The confrontations between police and demonstrators at the Stonewall Inn in New York City the weekend of June 27-29, 1969 mark the beginning of the modern glbtq movement for equal rights.
Formed soon after the Stonewall Riots of 1969, the short-lived but influential Gay Liberation Front brought a new militancy to the movement that became known as gay liberation.
The sexual revolution of post-World War II America changed sexual and gender roles profoundly.
"Leather" is a blanket term for a large array of sexual preferences, identities, relationship structures, and social organizations loosely tied together by the thread of what is conventionally understood as sadomasochistic sex.
Although best known for her crusade for women's suffrage, Susan B. Anthony spoke out on a range of feminist issues.
With reports from hundreds of sub-Saharan African locales of male-male sexual relations and from about fifty of female-female sexual relations, it is clear that same-sex sexual relations existed in traditional African societies, though varying in forms and in the degree of public acceptance
Androgyny, a psychological blending of gender traits, has long been embraced by strong women, soft men, members of queer communities, and others who do not easily fit into traditionally defined gender categories.
A cultural crossroads between Asia and Europe, Russia has a long, rich, and often violent heritage of varied influences and stark confrontations in regard to its patterns of same-sex love.
John Bercow's coat of arms.
The coat of arms, developed by the College of Arms, depicts Bercow's climb from humble beginnings as the son of a taxi driver to become one of the most senior commoners in the United Kingdom.
Bercow's upward mobility is represented by a ladder, while four rondels (or circular figures) signify his interest in tennis and curved notched blades of seaxes (scimitars) represent the University of Essex, which he attended.
The Speaker's commitment to equal rights is signified by the motto "All Are Equal," the individual words of which are framed by pink triangles. The ends of the scroll holding the motto are rolled under to reveal the colors of the rainbow flag.
Although the new coat of arms has attracted some indignant comment, more negative reaction has been visited upon the official portrait of the Speaker by Brendan Kelly, which depicts Bercow standing in front of the Speaker's chair issuing instructions to Members of Parliament. Most of the criticism has centered on the cost of the portrait rather than its quality.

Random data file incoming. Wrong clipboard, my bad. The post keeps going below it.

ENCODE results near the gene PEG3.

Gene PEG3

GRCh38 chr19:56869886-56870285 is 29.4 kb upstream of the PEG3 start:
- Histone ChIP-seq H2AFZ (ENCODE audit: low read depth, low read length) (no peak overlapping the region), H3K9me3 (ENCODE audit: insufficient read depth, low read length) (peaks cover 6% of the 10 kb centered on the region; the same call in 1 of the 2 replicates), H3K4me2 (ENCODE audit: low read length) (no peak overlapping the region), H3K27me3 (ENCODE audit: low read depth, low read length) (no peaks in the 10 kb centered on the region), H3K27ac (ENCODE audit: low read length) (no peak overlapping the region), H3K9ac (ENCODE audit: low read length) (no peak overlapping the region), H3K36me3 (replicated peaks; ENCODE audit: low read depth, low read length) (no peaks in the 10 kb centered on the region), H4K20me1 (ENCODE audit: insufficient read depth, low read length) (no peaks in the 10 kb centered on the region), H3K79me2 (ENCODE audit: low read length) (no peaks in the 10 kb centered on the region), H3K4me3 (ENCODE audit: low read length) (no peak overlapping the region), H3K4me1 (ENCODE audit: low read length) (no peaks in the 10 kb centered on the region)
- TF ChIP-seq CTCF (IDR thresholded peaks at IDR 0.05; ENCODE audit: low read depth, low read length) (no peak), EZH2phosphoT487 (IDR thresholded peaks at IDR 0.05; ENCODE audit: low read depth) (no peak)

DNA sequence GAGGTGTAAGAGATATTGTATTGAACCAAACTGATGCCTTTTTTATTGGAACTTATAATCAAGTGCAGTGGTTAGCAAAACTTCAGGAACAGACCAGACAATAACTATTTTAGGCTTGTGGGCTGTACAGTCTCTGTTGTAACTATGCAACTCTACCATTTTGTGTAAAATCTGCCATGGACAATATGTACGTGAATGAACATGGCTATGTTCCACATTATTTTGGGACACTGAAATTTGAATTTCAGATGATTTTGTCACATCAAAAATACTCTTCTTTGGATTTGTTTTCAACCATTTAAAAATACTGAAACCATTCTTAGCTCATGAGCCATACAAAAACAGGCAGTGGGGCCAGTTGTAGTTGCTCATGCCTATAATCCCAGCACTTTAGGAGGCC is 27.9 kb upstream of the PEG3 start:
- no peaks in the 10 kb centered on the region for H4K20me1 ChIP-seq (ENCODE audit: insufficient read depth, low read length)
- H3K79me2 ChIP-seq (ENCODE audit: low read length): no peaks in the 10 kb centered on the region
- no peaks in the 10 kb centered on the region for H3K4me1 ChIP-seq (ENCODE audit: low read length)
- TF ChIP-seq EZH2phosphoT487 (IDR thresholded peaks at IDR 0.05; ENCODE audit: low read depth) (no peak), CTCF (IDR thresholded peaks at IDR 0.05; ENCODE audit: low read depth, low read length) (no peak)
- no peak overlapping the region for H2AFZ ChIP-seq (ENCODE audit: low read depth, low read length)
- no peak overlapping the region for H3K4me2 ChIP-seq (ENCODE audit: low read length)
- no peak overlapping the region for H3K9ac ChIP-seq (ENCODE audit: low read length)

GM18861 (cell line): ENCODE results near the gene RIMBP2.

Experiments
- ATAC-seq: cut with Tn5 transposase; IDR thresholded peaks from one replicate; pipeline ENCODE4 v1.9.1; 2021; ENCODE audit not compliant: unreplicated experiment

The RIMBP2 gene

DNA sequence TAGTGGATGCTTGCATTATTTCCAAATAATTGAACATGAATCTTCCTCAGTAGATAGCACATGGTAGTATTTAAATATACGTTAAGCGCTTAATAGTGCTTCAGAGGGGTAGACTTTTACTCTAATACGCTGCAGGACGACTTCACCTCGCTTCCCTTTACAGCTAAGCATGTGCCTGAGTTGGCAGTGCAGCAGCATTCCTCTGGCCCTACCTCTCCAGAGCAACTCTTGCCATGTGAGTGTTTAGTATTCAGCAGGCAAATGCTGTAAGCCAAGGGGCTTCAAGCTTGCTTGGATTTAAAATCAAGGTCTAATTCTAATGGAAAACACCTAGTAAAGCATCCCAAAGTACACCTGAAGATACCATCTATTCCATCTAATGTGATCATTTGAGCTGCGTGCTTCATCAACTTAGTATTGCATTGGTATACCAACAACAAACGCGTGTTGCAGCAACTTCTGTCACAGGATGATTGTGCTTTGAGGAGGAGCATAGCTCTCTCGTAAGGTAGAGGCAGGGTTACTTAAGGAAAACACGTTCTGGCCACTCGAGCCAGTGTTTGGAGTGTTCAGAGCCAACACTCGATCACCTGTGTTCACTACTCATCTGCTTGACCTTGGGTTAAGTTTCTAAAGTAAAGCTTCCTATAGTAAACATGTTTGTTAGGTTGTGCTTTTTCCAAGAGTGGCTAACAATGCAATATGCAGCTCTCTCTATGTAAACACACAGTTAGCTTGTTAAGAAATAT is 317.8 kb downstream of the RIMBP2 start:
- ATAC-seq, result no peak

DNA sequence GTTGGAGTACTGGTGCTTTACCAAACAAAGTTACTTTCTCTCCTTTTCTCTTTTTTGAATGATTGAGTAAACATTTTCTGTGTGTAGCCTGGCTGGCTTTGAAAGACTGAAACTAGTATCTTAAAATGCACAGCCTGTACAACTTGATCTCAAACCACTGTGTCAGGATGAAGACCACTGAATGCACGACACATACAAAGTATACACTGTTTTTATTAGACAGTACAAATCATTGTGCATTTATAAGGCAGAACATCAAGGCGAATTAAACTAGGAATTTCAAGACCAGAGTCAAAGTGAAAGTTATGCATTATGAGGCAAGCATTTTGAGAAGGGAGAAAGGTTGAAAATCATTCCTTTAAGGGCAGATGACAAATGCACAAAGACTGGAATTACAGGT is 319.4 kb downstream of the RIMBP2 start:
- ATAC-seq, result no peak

In explaining the portrait, Kelly said: "I wanted to capture the day to day reality of a Speaker mid-action at work in the Chamber. This meant black robes and a House of Commons tie, the iconic Speaker's chair prominent in the composition, books and papers on the shelves and the Speaker himself, shown animated in the midst of conducting the daily business of the House of Commons."
Bercow has served in Parliament since 1997. He was a Conservative "frontbencher" being groomed for leadership until he defied his party in 2002 to support a Labour bill that allowed unmarried gay and heterosexual couples to adopt children.
He was elected Speaker of the House in 2009. He is the first Jewish Speaker of the House.
The Speaker presides over debates in the House, determining which members may speak. The Speaker is also responsible for maintaining order during debate, and may punish members who break the rules of the House.
Unlike presiding officers of legislatures in many other countries, including the United States, the Speaker of Britain's House of Commons is expected to remain strictly non-partisan. Upon assuming office, the Speaker renounces affiliation with his or her former political party.
The Speaker is one of the highest-ranking officials in the United Kingdom. By an Order in Council issued in 1919, the Speaker ranks in the order of precedence above all non-royal individuals except the Prime Minister, the Lord Chancellor, and the Lord President of the Council.
The official portrait and the coat of arms will hang in the Speaker's apartment in the Palace of Westminster, where Bercow resides with his wife Sally and their three children.
The incorporation of gay symbolism into the official coat of arms of a Speaker of the House of Commons is concrete evidence of the growing acceptance of gay rights in the United Kingdom.